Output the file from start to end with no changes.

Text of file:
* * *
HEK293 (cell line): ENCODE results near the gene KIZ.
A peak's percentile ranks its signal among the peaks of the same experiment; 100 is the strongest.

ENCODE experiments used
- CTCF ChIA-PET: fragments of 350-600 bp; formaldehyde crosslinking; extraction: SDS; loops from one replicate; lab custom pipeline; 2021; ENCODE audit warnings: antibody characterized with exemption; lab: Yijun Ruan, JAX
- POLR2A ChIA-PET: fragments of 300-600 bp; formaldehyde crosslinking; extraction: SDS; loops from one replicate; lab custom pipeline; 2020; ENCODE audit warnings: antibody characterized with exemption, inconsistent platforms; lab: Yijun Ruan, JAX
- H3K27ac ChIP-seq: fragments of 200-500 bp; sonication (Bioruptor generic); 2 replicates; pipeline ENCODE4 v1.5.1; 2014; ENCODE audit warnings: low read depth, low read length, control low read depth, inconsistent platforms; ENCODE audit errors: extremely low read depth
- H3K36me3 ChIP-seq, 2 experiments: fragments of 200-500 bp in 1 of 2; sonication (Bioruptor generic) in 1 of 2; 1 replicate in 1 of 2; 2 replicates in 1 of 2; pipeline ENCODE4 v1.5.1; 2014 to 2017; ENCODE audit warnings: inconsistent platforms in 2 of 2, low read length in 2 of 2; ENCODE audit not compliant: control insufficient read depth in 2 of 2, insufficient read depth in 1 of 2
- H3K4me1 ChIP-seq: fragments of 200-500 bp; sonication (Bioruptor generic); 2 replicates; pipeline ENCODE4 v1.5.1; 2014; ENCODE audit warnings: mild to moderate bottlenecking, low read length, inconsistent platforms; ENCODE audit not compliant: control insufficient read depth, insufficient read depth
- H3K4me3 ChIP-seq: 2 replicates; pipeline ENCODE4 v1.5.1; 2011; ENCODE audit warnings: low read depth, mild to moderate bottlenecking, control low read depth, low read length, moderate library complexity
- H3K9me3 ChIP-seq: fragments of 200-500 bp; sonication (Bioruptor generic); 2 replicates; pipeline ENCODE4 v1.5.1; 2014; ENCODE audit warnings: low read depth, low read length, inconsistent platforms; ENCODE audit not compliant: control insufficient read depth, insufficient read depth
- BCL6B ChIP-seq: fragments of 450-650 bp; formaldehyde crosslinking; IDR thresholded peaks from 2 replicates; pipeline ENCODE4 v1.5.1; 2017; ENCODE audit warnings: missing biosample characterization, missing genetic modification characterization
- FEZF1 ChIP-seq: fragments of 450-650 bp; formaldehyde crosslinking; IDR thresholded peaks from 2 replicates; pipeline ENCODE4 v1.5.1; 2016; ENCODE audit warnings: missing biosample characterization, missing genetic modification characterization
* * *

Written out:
HEK293 (cell line): ENCODE results near the gene KIZ.
A peak's percentile ranks its signal among the peaks of the same experiment; 100 is the strongest.

ENCODE experiments used
- CTCF ChIA-PET: fragments of 350-600 bp; formaldehyde crosslinking; extraction: SDS; loops from one replicate; lab custom pipeline; 2021; ENCODE audit warnings: antibody characterized with exemption; lab: Yijun Ruan, JAX
- POLR2A ChIA-PET: fragments of 300-600 bp; formaldehyde crosslinking; extraction: SDS; loops from one replicate; lab custom pipeline; 2020; ENCODE audit warnings: antibody characterized with exemption, inconsistent platforms; lab: Yijun Ruan, JAX
- H3K27ac ChIP-seq: fragments of 200-500 bp; sonication (Bioruptor generic); 2 replicates; pipeline ENCODE4 v1.5.1; 2014; ENCODE audit warnings: low read depth, low read length, control low read depth, inconsistent platforms; ENCODE audit errors: extremely low read depth
- H3K36me3 ChIP-seq, 2 experiments: fragments of 200-500 bp in 1 of 2; sonication (Bioruptor generic) in 1 of 2; 1 replicate in 1 of 2; 2 replicates in 1 of 2; pipeline ENCODE4 v1.5.1; 2014 to 2017; ENCODE audit warnings: inconsistent platforms in 2 of 2, low read length in 2 of 2; ENCODE audit not compliant: control insufficient read depth in 2 of 2, insufficient read depth in 1 of 2
- H3K4me1 ChIP-seq: fragments of 200-500 bp; sonication (Bioruptor generic); 2 replicates; pipeline ENCODE4 v1.5.1; 2014; ENCODE audit warnings: mild to moderate bottlenecking, low read length, inconsistent platforms; ENCODE audit not compliant: control insufficient read depth, insufficient read depth
- H3K4me3 ChIP-seq: 2 replicates; pipeline ENCODE4 v1.5.1; 2011; ENCODE audit warnings: low read depth, mild to moderate bottlenecking, control low read depth, low read length, moderate library complexity
- H3K9me3 ChIP-seq: fragments of 200-500 bp; sonication (Bioruptor generic); 2 replicates; pipeline ENCODE4 v1.5.1; 2014; ENCODE audit warnings: low read depth, low read length, inconsistent platforms; ENCODE audit not compliant: control insufficient read depth, insufficient read depth
- BCL6B ChIP-seq: fragments of 450-650 bp; formaldehyde crosslinking; IDR thresholded peaks from 2 replicates; pipeline ENCODE4 v1.5.1; 2017; ENCODE audit warnings: missing biosample characterization, missing genetic modification characterization
- FEZF1 ChIP-seq: fragments of 450-650 bp; formaldehyde crosslinking; IDR thresholded peaks from 2 replicates; pipeline ENCODE4 v1.5.1; 2016; ENCODE audit warnings: missing biosample characterization, missing genetic modification characterization